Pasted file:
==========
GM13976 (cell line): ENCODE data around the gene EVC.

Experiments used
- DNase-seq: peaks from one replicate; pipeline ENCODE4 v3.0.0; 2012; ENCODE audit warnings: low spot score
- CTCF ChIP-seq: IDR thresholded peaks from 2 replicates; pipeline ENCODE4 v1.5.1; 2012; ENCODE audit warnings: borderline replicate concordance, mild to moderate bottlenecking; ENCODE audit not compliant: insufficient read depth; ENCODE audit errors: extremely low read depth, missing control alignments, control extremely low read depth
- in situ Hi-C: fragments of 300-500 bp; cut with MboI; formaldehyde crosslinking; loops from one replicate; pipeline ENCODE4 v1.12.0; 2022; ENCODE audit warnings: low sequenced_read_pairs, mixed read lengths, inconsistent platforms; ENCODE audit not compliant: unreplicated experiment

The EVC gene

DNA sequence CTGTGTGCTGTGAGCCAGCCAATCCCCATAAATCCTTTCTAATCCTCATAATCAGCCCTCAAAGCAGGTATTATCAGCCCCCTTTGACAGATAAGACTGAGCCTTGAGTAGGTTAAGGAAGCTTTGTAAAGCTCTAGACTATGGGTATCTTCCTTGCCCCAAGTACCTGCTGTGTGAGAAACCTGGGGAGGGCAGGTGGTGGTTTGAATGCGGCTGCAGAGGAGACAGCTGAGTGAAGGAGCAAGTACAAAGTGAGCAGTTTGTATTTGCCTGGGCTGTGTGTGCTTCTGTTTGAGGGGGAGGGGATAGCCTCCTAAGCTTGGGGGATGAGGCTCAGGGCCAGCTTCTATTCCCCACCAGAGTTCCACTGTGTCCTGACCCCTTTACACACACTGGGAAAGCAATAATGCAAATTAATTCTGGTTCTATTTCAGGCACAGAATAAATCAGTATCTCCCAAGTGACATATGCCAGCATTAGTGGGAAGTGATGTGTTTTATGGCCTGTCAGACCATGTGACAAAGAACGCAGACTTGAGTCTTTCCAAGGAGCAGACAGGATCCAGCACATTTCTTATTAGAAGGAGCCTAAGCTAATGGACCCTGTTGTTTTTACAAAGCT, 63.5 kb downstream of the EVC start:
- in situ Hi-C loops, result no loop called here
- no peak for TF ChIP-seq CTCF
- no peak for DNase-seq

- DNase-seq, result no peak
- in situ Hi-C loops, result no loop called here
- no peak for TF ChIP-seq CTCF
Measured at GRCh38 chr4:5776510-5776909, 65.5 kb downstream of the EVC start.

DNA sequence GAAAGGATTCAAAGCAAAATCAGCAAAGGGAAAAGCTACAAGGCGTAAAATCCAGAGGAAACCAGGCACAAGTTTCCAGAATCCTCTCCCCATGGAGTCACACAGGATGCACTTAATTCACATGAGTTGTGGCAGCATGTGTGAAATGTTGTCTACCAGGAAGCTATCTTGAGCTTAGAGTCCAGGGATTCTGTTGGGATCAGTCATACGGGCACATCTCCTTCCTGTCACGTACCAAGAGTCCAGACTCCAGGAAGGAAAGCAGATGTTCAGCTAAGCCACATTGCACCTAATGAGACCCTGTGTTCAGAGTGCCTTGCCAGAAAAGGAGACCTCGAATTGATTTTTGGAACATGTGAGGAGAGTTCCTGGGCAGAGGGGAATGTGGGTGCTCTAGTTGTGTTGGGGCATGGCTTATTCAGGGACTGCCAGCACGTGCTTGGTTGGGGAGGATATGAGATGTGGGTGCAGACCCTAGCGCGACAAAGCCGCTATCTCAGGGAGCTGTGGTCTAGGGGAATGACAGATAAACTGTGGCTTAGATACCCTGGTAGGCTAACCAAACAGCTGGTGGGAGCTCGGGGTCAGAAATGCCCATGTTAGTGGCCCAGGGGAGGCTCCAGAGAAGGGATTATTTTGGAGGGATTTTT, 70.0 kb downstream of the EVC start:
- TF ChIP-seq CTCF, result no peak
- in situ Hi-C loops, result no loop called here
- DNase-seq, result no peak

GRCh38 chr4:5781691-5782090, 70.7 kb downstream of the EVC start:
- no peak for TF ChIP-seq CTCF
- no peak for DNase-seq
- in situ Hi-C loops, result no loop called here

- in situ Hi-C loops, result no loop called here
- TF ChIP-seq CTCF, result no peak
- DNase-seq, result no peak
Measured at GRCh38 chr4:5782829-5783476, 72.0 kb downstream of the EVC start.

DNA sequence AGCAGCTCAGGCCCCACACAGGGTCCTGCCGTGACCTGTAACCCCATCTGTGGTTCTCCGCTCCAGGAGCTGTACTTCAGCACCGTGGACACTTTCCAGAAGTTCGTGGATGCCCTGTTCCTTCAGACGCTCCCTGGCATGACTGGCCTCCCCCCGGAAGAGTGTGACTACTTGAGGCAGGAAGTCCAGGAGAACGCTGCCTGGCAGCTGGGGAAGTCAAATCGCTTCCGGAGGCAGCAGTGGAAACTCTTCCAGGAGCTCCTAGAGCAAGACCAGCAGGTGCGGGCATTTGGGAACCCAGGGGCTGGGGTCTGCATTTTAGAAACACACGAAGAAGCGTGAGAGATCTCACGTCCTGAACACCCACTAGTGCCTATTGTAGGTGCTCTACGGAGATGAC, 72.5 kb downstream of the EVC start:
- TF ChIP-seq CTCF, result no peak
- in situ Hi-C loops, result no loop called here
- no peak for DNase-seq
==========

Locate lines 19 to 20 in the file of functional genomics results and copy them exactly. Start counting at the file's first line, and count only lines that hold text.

GRCh38 chr4:5781691-5782090, 70.7 kb downstream of the EVC start:
- no peak for TF ChIP-seq CTCF